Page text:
The Kingdom of Saudi Arabia has not had a quiet year: the
accession of King Salman, two new crown princes, a new young defence minister, military
operations in Yemen, waning oil prices and contentious visits to the French
Riviera are but a few of the topics that have drawn the usually low-profile
country into the headlines.
Yet for foreign companies, faced with contracting or stagnating
domestic markets, Saudi remains a land of opportunity; not surprising given
that over a quarter of all Middle East and North Africa GDP comes from this one
country. The statistics speak for themselves:
- Saudi Arabia has the largest population in the
- Education sector spending accounts for 25 per
cent of all government expenditure.
- Medical budgets increased 50 per cent in 2015.
- $80 billion was spent on government defence
and security in 2015.
- Multiple mega-projects are underway such as
the $22-billion Riyadh Metro train network.
why is Saudi so often left out of carefully considered Middle East strategies?
For many years Saudi has been viewed as “just too difficult”, with companies
preferring to enter the Middle East through the United Arab Emirates, Qatar or
Things are changing, however, and more foreign companies are
seeing success in Saudi, either directly or through local partners. The
evidence can be seen across all the major cities, with newly built business
parks already fully occupied and Western companies proudly displaying their
logos for all to see.
In Riyadh, the recently opened Business Gate site boasts tenants
such as Boeing, Microsoft, Clifford Chance and Alcatel Lucent. Smaller foreign
companies are also entering the kingdom like never before, taking advantage of
opportunities that dwarf neighbouring markets.
“In essence, the differentiator between success and failure is
commitment – commit to the market and reap the rewards”
course, challenges remain and success is often hard won, but there are common
themes and characteristics to the approaches adopted by foreign companies who
have seen success in Saudi. These include:
can seem like an endless cycle, but the reality is that setting out clear
goals, strategy, budgets and timescales is vital.
Patience: There is a wealth of opportunity, but it is important to be
realistic and build a pipeline of qualified, validated opportunities; setting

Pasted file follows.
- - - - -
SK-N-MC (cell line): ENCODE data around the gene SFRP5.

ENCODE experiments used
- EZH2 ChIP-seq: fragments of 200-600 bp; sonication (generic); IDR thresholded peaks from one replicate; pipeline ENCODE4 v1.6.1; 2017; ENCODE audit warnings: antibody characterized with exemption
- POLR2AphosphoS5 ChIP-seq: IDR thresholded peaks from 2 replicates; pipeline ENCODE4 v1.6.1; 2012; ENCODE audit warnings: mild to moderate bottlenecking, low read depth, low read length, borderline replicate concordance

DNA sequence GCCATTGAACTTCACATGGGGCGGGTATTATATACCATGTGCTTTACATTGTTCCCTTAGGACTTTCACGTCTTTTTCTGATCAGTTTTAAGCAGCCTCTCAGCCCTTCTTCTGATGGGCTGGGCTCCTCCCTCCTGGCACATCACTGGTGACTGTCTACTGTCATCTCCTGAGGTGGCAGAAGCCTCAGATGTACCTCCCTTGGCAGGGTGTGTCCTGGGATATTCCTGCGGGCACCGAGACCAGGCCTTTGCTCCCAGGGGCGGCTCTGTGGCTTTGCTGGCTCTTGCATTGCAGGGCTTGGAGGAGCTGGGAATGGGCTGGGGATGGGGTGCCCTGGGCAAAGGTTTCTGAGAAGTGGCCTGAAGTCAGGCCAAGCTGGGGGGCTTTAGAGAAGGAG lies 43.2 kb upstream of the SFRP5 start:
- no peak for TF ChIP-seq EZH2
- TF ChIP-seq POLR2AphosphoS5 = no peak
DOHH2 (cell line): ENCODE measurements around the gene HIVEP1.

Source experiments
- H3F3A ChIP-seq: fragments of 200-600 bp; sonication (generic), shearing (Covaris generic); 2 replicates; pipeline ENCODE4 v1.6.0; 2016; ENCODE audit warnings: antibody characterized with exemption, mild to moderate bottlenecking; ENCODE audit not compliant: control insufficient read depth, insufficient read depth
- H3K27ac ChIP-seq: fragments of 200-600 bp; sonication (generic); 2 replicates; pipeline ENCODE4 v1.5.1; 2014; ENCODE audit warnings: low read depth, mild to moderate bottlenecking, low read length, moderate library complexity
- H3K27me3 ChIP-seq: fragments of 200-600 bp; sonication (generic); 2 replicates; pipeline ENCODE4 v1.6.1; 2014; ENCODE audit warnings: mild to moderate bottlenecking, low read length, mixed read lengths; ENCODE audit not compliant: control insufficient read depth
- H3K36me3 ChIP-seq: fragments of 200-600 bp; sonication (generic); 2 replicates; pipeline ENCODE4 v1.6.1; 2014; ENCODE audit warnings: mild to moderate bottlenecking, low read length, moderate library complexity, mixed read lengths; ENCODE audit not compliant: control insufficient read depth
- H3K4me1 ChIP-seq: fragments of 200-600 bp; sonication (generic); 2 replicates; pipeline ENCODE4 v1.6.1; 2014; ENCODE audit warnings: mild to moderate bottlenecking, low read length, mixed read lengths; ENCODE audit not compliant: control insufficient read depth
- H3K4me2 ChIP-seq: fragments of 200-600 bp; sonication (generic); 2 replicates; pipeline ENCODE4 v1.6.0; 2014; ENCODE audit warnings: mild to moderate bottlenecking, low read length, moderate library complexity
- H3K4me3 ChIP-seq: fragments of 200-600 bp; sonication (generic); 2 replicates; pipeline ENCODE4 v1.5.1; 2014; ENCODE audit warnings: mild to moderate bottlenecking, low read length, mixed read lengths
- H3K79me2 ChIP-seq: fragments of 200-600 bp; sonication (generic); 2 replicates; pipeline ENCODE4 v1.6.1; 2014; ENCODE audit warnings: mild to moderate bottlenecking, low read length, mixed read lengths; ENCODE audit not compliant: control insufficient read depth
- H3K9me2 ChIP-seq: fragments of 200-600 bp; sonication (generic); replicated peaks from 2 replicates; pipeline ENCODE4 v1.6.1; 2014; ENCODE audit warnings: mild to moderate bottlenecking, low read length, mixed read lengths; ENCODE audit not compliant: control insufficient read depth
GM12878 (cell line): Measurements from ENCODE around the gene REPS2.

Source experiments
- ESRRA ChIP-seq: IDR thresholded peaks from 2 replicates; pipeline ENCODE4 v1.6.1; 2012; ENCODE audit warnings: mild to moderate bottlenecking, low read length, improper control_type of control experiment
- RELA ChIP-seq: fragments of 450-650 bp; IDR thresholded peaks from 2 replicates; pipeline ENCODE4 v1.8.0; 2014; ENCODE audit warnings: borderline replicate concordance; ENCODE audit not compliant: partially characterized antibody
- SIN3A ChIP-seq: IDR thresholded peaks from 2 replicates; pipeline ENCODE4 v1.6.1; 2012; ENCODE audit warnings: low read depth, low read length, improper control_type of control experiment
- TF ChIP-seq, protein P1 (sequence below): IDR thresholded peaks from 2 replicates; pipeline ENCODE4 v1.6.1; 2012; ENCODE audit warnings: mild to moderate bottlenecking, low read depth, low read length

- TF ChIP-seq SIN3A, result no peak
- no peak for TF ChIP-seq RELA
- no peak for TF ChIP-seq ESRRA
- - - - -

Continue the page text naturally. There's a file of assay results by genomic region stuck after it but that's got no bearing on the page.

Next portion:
the right expectations for company leadership avoids corporate fatigue.
Presence: Importantly, there is no substitute for being on the ground.
Managing the market remotely is almost impossible and many Saudi clients are
unsympathetic towards those who try to win business from bases elsewhere in the
Gulf. Being in Saudi does not necessarily mean setting up an entity or forging
an exclusive local partnership; there are various operating models for foreign
companies which are low risk and low cost.
Partner: The perceived need for a local partner often animates legal,
compliance and tax departments. There are many examples of foreign companies
supplying goods or services without a local partner. Equally, there are
examples of highly successful partnerships forged over time and, critically, on
the right terms.
Payment: Payment risk is often a major concern of foreign companies.
Mitigation is best achieved by close relationships with customers and partners.
In essence, the differentiator between success and failure is
commitment – commit to the market and reap the rewards.
Of course, a foreign company must source professional,
independent advice and this must come from consulting practices that are on the
ground in the kingdom; they can provide practical advice rather than just
regurgitate regulations from the internet.
For UK companies a good start is to contact the UK Trade &
Investment team in Riyadh or the two highly active UK groups, the Middle East
Association and Saudi British Joint Business Council.
With the right advice, you will turn your
Saudi plans into Saudi projects.